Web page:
For a moment he was quite shaken–and no wonder. He had staggered back a pace or two and now stood, still grasping the spade, and gazing with horror at the black, yawning hole that had so nearly swallowed him up. But as, after all, it had not, he presently pulled himself together and began cautiously to investigate. A very little tentative probing with the spade made everything clear. The hole which he had uncovered was the mouth of an old well: one of those pernicious wells which have no protective coping but of which the opening, flush with the surface of the ground, is ordinarily closed by a hinged flap. The rotten timber that he had struck was part of this flap, and he could now see the rusty remains of the hinges. When the well had gone out of use, some one, with incredible folly, had simply covered it up by heaping earth on the closed flap.

Mr. Pottermack, having made these observations, proceeded methodically to clear away the soil until the entire mouth of the well was exposed. Then, going down on hands and knees, he approached, and cautiously advancing his head over the edge, peered down into the dark cavity. It was not quite dark, however, for though the slimy brick cylinder faded after a few feet into profound gloom, Mr. Pottermack could see, far down, as it seemed in the very bowels of the earth, a little circular spot of light on which was the dark silhouette of a tiny head. He picked up a pebble, and, holding it at the centre of the opening, let it drop. After a brief interval the bright spot grew suddenly dim and the little head vanished: and after another brief interval there came up to his ear a hollow “plop” followed by a faint, sepulchral splash.

There was, then, water in the well; not that it mattered to him, as he was going to cover it up again. But he was a man with a healthy curiosity and he felt that he would like to know all about this well before he once more consigned it to oblivion. Walking across to the workshop, he entered the metalwork section and cast his eye around for a suitable sinker. Presently, in the “oddments” drawer, he found a big iron clock-weight. It was heavier than was necessary, but he took it in default of anything more suitable, and going back to the well, he tied it to one end of the measuring-cord. The latter, being already marked in fathoms by means of a series of knots, required no further preparation. Lying full-length by the brink of the well, Mr. Pottermack dropped the weight over and let the cord slip through his hands, counting the knots as it ran out and moving it up and down as the weight neared the water.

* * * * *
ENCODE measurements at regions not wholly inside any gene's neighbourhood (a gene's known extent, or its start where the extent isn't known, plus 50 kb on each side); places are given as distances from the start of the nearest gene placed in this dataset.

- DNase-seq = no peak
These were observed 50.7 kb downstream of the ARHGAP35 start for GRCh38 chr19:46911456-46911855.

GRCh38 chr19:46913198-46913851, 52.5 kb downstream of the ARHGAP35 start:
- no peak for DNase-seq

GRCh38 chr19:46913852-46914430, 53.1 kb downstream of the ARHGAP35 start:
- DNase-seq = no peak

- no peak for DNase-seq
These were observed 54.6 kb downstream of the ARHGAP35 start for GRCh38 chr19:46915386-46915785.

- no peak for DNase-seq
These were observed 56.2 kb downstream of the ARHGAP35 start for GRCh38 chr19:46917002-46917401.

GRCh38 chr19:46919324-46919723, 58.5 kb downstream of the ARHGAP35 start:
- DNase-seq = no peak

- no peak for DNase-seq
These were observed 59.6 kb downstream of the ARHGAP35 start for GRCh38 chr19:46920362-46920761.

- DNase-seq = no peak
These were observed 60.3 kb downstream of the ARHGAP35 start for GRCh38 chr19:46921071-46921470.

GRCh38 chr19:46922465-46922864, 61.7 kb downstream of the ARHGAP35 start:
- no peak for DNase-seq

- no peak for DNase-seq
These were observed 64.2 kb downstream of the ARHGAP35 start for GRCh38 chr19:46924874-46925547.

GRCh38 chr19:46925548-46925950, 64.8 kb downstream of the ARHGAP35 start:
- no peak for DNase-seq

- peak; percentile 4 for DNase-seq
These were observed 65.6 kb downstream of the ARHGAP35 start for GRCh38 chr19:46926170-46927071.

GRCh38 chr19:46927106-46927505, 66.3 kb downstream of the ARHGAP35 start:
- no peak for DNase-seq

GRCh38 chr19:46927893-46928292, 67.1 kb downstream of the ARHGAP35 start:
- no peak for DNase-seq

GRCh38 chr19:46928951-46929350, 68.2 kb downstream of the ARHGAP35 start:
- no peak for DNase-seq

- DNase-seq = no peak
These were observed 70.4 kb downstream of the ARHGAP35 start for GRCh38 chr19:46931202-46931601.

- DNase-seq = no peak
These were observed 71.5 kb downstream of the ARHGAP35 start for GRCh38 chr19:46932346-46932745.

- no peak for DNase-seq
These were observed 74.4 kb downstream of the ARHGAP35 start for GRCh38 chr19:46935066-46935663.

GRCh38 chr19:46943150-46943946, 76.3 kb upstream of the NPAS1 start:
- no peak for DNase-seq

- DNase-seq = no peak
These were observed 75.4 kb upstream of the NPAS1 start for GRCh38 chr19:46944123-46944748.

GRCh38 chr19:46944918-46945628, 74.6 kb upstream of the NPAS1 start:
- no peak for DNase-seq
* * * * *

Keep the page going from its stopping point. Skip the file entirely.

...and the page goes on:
The hollow splash for which he was listening came to his ear when the hand that grasped the cord was between the fourth and fifth knots. The depth, therefore, of the well to the surface of the water was about twenty-seven feet. He made a mental note of the number and then let the cord slip more rapidly through his hands. It was just after the seventh knot had passed that the tension of the cord suddenly relaxed, telling him that the weight now rested on the bottom. This gave a depth of sixteen feet of water and a total depth of about forty-three feet. And to think that, but for the merest chance, he would now have been down there where the clock-weight was resting!

With a slight shudder he rose, and, hauling up the cord, coiled it neatly and laid it down, with the weight still attached, a few feet away on the cleared ground. The question that he now had to settle was how far the existence of the well would interfere with the placing of the sun-dial. It did not seem to him that it interfered at all. On the contrary; the well had to be securely covered up in any case, and the sun-dial on top of the covering would make it safe for ever. For it happened that the position of the well coincided within a foot with the chosen site of the dial; which seemed quite an odd coincidence until one remembered that the position of both had probably been determined by identical sets of measurements, based on the ground-plan of the garden.

One thing, however, was obvious. Mr. Gallett would have to be informed of the discovery without delay, for something different from me proposed brickwork foundation would be required. Accordingly, Mr. Pottermack slipped on his coat, and, having sought out a hurdle and laid it over the well–for you can’t be too careful in such a case–set off without delay for the mason’s yard. As he opened the front door, he observed the letter still lying in the wire basket under the letter-slit. But he did not take it out. It could wait until he came back.